Zombie Banks Stalk Africa With Mergers One Way to Limit Risk
(Bloomberg) -- Africa’s many small and under-capitalized banks, laden with bad debt, are inflicting more pain on already embattled economies.
Regulators may have no choice but to force lenders to consolidate or close. A third of Nigeria’s 21 banks may be under-capitalized. Much smaller Uganda has 25 banks and last month suffered one collapse. Kenya has had three failures since August last year and with 40 lenders, boasts almost one bank per million people. Angola’s 30 or so banks may need to boost reserves by $4 billion, while a Mozambican lender was rescued by the central bank in September. Ghana is telling banks to combine and raise funds through the stock market.
“The consequences of inaction will be disastrous,” said Robert Besseling, a Johannesburg-based executive director at business-risk consultancy Exx Africa. “Uncontrolled bank failures pose significant contagion risks to other banks, state-owned enterprises and private businesses.”
Zombie banks, a term coined by Edward J. Kane of Boston College in 1987, are typically all but insolvent save for government support. They have injured economies from Japan to Europe and now it may be Africa’s turn. The continent has been battered by falling commodity prices, an enduring drought, weakening currencies and a slowdown in China, its biggest trading partner. A plethora of lenders edging toward collapse have governments nervous and central banks scrambling to find increasingly scarce liquidity.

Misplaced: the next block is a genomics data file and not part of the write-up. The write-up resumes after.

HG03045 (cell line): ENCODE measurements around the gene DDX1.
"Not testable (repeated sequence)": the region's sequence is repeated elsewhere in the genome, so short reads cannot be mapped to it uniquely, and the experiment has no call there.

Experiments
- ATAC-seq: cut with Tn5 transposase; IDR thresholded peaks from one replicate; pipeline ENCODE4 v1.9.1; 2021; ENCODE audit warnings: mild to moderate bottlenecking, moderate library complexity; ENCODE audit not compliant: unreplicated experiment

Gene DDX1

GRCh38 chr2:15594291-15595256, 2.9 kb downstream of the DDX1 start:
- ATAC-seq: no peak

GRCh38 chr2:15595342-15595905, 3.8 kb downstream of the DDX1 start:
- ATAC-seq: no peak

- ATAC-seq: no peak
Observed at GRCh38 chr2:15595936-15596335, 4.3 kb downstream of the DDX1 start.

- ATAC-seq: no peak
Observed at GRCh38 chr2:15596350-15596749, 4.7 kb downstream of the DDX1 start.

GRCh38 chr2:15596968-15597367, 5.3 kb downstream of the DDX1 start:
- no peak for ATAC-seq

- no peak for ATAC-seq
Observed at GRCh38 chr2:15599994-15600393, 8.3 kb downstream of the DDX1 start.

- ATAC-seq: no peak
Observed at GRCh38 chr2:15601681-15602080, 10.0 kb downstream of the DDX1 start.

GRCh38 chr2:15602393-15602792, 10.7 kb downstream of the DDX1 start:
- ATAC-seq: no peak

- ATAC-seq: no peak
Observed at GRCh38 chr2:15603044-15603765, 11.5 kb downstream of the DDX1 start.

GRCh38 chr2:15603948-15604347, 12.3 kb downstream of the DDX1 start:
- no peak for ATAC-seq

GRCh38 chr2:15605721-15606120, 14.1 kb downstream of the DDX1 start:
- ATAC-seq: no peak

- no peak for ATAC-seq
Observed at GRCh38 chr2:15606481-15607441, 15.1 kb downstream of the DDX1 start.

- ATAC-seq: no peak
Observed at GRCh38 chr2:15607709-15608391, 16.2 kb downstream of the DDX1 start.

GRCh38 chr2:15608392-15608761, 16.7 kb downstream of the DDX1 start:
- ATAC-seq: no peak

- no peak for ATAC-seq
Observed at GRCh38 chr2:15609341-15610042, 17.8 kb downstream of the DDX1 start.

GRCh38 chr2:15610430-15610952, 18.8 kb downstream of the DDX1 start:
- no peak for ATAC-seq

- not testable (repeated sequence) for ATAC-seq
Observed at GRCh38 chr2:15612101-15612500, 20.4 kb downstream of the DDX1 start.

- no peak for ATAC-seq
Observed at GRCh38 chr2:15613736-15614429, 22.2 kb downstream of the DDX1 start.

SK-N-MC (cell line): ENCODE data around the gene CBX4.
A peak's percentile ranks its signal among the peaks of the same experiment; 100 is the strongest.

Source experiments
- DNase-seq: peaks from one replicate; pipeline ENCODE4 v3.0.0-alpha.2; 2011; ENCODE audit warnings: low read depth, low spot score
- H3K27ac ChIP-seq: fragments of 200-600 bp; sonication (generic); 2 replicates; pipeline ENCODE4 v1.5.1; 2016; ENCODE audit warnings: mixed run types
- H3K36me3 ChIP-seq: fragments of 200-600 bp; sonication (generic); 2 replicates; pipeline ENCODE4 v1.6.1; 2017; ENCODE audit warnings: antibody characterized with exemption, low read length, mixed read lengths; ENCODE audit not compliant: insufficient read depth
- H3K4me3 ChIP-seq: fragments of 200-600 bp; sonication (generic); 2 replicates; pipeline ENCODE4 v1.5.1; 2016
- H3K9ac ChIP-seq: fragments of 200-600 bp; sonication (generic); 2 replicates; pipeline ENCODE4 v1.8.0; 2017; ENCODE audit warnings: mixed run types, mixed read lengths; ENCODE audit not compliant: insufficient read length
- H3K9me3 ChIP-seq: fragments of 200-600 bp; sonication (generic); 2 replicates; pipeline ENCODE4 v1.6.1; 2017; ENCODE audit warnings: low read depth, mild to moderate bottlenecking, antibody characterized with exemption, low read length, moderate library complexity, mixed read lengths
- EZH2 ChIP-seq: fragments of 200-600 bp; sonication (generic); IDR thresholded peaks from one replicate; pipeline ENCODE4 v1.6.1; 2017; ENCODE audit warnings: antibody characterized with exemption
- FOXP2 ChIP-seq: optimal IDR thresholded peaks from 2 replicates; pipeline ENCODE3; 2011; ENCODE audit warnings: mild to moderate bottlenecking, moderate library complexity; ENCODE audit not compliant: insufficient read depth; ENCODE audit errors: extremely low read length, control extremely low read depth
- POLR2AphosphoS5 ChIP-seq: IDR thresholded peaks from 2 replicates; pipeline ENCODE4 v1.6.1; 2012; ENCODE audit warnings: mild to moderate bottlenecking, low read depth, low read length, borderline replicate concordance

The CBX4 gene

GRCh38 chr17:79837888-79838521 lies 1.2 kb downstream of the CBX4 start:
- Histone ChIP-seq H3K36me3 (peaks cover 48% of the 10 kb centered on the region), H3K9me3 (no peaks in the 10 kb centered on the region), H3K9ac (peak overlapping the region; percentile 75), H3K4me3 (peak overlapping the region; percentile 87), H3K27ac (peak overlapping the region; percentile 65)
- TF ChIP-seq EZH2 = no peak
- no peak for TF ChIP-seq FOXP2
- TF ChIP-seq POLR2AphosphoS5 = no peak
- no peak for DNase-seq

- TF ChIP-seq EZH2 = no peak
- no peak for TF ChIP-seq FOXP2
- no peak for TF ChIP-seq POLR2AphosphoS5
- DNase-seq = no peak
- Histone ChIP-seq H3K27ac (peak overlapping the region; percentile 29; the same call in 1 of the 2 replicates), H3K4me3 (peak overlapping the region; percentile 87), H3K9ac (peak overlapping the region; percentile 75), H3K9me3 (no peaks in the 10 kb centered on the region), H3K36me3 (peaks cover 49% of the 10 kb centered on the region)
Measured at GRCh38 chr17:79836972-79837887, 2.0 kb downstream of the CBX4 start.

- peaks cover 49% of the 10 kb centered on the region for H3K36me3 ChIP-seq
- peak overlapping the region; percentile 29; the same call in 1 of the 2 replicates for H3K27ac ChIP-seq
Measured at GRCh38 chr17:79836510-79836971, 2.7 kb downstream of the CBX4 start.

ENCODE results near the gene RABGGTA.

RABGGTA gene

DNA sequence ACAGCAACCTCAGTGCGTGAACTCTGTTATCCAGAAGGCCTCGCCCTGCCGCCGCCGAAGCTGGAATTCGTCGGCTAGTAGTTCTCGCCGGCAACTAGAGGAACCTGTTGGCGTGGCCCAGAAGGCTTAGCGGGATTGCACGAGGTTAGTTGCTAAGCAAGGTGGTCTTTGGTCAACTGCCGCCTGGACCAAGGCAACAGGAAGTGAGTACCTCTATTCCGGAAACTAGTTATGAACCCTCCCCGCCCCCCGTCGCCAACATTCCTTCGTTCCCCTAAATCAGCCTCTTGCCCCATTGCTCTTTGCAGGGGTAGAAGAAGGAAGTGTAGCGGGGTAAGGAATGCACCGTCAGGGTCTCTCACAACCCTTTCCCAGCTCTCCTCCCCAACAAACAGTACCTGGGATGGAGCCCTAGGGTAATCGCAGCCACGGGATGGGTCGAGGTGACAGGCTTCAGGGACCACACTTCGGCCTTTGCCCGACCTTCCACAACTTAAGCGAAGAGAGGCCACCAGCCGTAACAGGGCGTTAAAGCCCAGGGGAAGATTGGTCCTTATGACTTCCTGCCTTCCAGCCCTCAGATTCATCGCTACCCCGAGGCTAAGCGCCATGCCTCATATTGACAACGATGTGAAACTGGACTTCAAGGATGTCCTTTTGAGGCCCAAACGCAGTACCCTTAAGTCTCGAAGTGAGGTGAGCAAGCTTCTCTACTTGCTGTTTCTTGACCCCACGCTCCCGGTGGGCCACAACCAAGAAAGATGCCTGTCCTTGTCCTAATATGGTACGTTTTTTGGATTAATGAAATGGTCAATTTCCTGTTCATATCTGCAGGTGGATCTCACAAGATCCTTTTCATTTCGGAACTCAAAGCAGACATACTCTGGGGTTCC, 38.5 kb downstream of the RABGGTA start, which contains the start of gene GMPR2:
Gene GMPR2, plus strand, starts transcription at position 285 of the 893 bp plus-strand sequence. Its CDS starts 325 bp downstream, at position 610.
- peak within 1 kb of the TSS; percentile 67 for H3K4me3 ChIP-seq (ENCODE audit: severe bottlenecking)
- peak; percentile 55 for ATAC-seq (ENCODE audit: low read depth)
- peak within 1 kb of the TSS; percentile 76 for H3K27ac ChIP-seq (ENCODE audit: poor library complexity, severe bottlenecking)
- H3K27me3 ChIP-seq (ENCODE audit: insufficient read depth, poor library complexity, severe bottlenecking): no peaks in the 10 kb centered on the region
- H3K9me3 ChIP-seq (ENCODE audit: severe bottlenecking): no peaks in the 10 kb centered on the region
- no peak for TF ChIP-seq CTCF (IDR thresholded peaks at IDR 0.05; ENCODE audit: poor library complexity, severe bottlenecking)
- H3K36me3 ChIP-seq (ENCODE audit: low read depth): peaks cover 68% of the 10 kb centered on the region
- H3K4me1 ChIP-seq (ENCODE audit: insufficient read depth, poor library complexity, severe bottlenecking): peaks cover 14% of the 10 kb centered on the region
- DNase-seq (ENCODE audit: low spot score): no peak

“When banks get in tough times, often initiated by economic slowdown, they hold back capital, reinforcing the economic slowdown which bites down harder on bank performance,” said Adrian Saville, chief strategist at Citadel Investment Services in Johannesburg. “In its worst form, this takes the shape of a death spiral.”
Trying to save them may be an exercise in futility because zombie banks don’t have a reputation for regeneration, said Saville. After the Japanese bubble burst in 1990, a raft of zombie banks staggered along for the next 20 years, which hamstrung the Japanese economy, according to Saville. By contrast, he said, when U.S. banks were allowed to fail it meant the lenders that emerged from the ruins were able to behave and perform functionally.
The threat of failing African banks is compounded by the fact that “there are some countries with far too many banks,” said John Ashbourne, an economist at Capital Economics Ltd. in London. “Kenya stands out as an example of this. Provided that problems continue to be centered in the region’s smaller banks, I expect regulators will intervene or force consolidation.”
The Kenyan regulator is trying. In August, it capped banks’ lending rates to stimulate credit, lower borrowing costs and encourage consolidation. It’s doubtful the caps will create a competitive banking industry, S&P Global Ratings said last month. So far, all they’ve done is hurt profits while threatening to tip some lenders into insolvency.